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Surfaces and Interfaces of Biomimetic Superhydrophobic Materials

Surfaces and Interfaces of Biomimetic Superhydrophobic Materials

Zhiguang Guo, Fuchao Yang

ISBN: 978-3-527-34264-8

Dec 2017

400 pages

In Stock



A comprehensive and systematic treatment that focuses on surfaces and interfaces phenomena inhabited in biomimetic superhydrophobic materials, offering new fundamentals and novel insights.
As such, this new book covers the natural surfaces, fundamentals, fabrication methods and exciting applications of superhydrophobic materials, with particular attention paid to the smart surfaces that can show switchable and reversible water wettability under external stimuli, such as pH, temperature, light, solvents, and electric fields. It also includes recent theoretical advances of superhydrophobic surfaces with regard to the wetting process, and some promising breakthroughs to promote this theory.
As a result, materials scientists, physicists, physical chemists, chemical engineers, and biochemists will benefit greatly from a deeper understanding of this topic.
1. Introduction

2. Superhydrophobic surfaces from nature
2.1 Superhydrophobic plant surfaces in nature
2.2 Superhydrophobic surfaces of animals in nature
2.3 Behind and beyond superhydrophobicity: natural hierarchical structures

3. Advances in the theory of superhydrophobic surfaces and Interfaces
3.1 Basic theories: contact angle and Young's equation
3.2 Wenzel model: adaptability and limitations
3.3 Cassie-Baxter model: adaptability and limitations
3.4 Improved models
3.5 Cassie-Wenzel and Wenzel-Cassie transitions on superhydrophobic surfaces

4. Fabrications of non-coated Superhydrophobic Surfaces and Interfaces
4.1 Etching method
4.2 Lithography
4.3 Anodization
4.4 Laser processing
4.5 Electrodeposition
4.6 Hydrothermal method
4.7 Sol-gel process
4.8 Electrospinning
4.9 Others

5. Superhydrophobic nanocoatings: from materials to applications
5.1 Materials for nanocoatings
5.1.1 Inorganic materials
5.1.2 Organic materials
5.1.3 Inorganic-organic hybrid materials
5.2 Fabrication methods for nanocoatings
5.2.1 Sol-gel process
5.2.3 Chemical vapor deposition
5.2.4 Spray process
5.2.5 Electrospinning process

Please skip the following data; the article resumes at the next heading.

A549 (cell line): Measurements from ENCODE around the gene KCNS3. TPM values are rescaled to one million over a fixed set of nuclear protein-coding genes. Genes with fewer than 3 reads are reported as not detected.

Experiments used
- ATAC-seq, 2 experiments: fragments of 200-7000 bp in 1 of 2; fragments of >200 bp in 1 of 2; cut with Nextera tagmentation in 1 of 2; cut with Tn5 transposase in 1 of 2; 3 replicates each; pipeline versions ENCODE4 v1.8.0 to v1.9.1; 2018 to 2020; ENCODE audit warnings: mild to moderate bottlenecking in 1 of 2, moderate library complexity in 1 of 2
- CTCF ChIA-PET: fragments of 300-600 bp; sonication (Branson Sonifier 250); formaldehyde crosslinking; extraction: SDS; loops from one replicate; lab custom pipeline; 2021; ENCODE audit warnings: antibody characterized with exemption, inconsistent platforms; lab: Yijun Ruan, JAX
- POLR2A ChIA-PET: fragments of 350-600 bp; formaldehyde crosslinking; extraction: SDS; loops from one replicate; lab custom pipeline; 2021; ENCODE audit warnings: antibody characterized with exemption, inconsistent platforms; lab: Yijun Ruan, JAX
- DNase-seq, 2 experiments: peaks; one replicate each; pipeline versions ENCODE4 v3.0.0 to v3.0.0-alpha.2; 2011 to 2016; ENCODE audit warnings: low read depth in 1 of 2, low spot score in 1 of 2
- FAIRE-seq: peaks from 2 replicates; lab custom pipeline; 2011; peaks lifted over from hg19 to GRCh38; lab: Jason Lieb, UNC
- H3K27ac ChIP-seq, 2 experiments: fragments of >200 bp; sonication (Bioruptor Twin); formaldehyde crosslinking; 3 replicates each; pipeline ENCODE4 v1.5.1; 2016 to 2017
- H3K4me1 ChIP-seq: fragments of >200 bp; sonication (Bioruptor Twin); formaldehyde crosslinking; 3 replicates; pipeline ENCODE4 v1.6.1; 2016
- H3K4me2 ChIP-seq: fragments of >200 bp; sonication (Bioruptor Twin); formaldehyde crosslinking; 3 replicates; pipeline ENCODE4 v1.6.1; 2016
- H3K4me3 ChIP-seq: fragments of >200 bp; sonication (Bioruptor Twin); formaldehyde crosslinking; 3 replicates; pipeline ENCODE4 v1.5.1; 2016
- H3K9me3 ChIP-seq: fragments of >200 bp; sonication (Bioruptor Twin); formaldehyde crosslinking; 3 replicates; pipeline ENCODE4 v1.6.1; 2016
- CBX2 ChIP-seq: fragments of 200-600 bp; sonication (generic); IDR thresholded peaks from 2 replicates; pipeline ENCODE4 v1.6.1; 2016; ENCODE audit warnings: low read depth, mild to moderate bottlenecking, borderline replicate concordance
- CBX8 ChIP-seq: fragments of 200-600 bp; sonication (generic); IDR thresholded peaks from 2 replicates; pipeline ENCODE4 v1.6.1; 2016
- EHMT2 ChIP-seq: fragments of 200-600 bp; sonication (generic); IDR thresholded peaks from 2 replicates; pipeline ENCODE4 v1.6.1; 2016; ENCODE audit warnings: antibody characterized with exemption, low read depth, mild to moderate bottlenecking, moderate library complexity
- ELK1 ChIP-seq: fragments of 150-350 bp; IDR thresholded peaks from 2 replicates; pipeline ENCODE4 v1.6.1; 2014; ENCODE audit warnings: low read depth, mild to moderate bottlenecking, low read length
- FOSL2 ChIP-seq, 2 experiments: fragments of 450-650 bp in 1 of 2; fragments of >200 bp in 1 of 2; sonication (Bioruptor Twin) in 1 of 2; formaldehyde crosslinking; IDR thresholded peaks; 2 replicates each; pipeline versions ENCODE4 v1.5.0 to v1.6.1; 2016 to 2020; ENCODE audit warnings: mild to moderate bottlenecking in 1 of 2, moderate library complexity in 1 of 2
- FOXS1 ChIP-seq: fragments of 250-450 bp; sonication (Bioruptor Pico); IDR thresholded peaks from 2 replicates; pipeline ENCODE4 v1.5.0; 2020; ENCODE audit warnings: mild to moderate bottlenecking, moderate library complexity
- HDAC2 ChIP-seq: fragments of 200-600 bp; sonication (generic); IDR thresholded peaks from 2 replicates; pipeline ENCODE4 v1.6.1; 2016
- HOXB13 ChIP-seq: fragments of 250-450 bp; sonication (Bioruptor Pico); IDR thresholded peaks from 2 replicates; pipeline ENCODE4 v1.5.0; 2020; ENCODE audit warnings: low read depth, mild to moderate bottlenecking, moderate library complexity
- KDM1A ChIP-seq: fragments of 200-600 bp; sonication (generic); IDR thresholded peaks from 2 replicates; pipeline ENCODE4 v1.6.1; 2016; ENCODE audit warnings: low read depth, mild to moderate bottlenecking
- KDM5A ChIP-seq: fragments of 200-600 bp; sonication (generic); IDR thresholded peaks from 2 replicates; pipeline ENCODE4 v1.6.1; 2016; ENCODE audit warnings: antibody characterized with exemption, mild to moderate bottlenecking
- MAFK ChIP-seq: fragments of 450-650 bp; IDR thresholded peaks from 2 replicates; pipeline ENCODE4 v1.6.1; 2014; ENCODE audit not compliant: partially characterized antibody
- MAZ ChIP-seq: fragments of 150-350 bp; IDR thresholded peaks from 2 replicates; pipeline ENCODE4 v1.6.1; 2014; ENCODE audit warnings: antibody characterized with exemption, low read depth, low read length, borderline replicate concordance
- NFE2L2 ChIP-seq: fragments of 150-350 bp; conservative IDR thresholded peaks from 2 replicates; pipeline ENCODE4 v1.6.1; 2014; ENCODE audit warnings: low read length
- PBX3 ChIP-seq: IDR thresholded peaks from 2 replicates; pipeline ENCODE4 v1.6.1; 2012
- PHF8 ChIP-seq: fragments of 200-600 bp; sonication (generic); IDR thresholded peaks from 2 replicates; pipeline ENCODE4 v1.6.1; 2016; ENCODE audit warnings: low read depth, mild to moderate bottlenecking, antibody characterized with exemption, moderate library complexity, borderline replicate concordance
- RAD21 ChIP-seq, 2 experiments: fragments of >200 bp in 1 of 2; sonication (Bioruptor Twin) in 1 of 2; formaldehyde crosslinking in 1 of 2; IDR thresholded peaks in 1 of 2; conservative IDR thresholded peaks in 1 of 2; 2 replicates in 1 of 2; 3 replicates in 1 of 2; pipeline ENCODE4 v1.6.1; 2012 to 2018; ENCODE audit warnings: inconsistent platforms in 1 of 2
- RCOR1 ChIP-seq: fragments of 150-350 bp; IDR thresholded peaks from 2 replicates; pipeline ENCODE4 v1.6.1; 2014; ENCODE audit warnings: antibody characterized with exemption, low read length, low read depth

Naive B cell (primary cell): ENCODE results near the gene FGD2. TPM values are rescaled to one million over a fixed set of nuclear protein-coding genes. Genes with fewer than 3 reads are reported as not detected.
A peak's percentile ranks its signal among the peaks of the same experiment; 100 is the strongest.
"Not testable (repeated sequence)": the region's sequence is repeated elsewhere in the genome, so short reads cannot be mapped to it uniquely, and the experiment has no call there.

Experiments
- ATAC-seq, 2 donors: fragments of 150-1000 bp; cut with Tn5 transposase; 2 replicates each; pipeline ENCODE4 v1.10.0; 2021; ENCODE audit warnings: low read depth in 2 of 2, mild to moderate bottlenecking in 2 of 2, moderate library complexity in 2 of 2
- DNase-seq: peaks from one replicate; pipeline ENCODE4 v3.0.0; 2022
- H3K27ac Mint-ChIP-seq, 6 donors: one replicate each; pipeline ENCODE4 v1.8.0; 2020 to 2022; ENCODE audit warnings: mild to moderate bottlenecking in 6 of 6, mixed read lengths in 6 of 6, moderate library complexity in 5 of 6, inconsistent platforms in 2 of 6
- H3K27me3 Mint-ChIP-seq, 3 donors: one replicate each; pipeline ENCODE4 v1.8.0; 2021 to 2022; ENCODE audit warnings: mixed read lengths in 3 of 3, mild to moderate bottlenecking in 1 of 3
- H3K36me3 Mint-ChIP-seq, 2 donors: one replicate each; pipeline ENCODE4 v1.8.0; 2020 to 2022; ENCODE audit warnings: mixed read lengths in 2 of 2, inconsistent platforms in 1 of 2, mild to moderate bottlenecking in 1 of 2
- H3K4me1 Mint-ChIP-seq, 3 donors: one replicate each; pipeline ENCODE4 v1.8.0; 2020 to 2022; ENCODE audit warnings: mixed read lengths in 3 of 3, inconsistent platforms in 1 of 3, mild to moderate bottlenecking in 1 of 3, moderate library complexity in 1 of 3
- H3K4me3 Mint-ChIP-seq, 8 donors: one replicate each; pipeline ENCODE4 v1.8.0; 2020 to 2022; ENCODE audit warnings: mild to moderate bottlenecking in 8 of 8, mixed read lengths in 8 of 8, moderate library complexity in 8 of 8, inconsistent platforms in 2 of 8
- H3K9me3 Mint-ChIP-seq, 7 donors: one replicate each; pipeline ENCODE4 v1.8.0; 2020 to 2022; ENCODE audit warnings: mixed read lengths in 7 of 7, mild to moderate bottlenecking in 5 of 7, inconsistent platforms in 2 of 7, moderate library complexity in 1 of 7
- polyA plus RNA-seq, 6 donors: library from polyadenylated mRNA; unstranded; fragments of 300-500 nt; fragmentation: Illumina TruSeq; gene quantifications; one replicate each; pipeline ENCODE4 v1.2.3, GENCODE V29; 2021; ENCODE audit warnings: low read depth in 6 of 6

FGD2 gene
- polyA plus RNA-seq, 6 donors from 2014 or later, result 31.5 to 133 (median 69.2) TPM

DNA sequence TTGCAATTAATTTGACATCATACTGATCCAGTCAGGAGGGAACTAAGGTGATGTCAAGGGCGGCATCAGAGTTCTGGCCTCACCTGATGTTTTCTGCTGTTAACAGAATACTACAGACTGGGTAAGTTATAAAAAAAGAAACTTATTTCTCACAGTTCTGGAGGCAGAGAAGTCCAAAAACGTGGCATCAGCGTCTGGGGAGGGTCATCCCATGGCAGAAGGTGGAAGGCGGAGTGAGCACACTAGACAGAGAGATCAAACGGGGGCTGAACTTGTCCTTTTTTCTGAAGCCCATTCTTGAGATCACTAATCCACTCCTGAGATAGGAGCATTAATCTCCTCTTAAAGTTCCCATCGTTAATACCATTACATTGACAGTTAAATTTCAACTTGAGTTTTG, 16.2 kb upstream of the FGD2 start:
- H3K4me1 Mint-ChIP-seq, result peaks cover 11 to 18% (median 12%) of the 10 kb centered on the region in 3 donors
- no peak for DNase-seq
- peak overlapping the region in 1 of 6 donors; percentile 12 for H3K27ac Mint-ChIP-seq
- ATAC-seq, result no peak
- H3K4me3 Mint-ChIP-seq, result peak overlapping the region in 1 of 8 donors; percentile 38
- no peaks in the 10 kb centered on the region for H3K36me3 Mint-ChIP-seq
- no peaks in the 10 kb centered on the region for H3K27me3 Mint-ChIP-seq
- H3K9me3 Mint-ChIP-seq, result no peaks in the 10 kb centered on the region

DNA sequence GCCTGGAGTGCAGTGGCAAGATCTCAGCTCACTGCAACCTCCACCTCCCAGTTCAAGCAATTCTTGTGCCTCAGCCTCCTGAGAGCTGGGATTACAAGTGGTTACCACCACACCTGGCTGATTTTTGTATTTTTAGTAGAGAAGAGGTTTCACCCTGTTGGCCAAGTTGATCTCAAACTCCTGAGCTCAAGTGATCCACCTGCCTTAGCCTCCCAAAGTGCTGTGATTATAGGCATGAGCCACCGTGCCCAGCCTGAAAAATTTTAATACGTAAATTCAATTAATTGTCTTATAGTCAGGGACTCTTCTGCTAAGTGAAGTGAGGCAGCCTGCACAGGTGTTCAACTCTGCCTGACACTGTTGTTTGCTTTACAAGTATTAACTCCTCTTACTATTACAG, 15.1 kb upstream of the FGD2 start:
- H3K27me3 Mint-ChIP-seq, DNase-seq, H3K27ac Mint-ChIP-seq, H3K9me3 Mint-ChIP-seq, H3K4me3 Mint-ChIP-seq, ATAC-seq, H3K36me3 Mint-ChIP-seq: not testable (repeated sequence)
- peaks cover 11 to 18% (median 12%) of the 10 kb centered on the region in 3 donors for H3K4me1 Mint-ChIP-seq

5.2.6 Electrodeposition
5.2.7 Solution immersion process
5.2.8 Other techniques
5.3 Biomimetic transparent and superhydrophobic coatings
5.3.1 Two competitive characters: transparency and superhydrophobicity
5.3.2 Various materials for transparent and superhydrophobic surfaces
5.3.3 Potential applications

6. Adhesion Behaviors on Superhydrophobic Surfaces and Interfaces
6.1 Liquid-solid adhesion of superhydrophobic surfaces
6.1.1 Surfaces with special adhesion in nature
6.1.2 Artificial superhydrophobic surfaces with special adhesion
6.1.3 Switchable liquid-solid adhesions on superhydrophobic surfaces
6.2 Adhesion of ice on superhydrophobic surfaces
6.2.1 Mechanism of ice crystallization
6.2.2 Anti- adhesion icing properties of superhydrophobic surfaces
6.3 Solid-solid adhesion of superhydrophobic surfaces
6.3.1 Protein adsorption on superhydrophobic surfaces
6.3.2 Cell adhesion on superhydrophobic surfaces
6.3.3 Bacterial adhesions on superhydrophobic surfaces

7. Smart biomimetic superhydrophobic materials with switchable wettability
7.1 pH-responsive wettable materials
7.2 Photo-induced self-cleaning properties
7.3 Solvent-responsive wettable materials
7.4 Magnetic control behavior of superhydrophobic microspheres
7.5 Other external stimulis

8. Biomimetic Superhydrophobic Materials applied for oil/water separation (I)
8.1 Metallic mesh-based materials
8.2 Fabric-based materials
8.3 Sponge and foam-based materials
8.4 Particles and powdered materials
8.5 Other bulk materials
8.6 Theories behind oil/water separation behaviour

9. Biomimetic Superhydrophobic Materials applied for oil/water separation (II)
9.1 The formation of water-and-oil emulsions
9.2 Modified Traditional Ceramic and Polymer Separation Membranes
9.3 Novel Polymer Membranes
9.3.1 In Situ Polymerization
9.3.2 Mussel-inspired Deposition
9.3.2 Phase Inversion Process
9.4 Nanomaterial-based Membranes
9.4.1 Carbon-based
9.4.2 Cellulose-based
9.5 Non-two-dimensional Separating Methods

10. Conclusion and outlook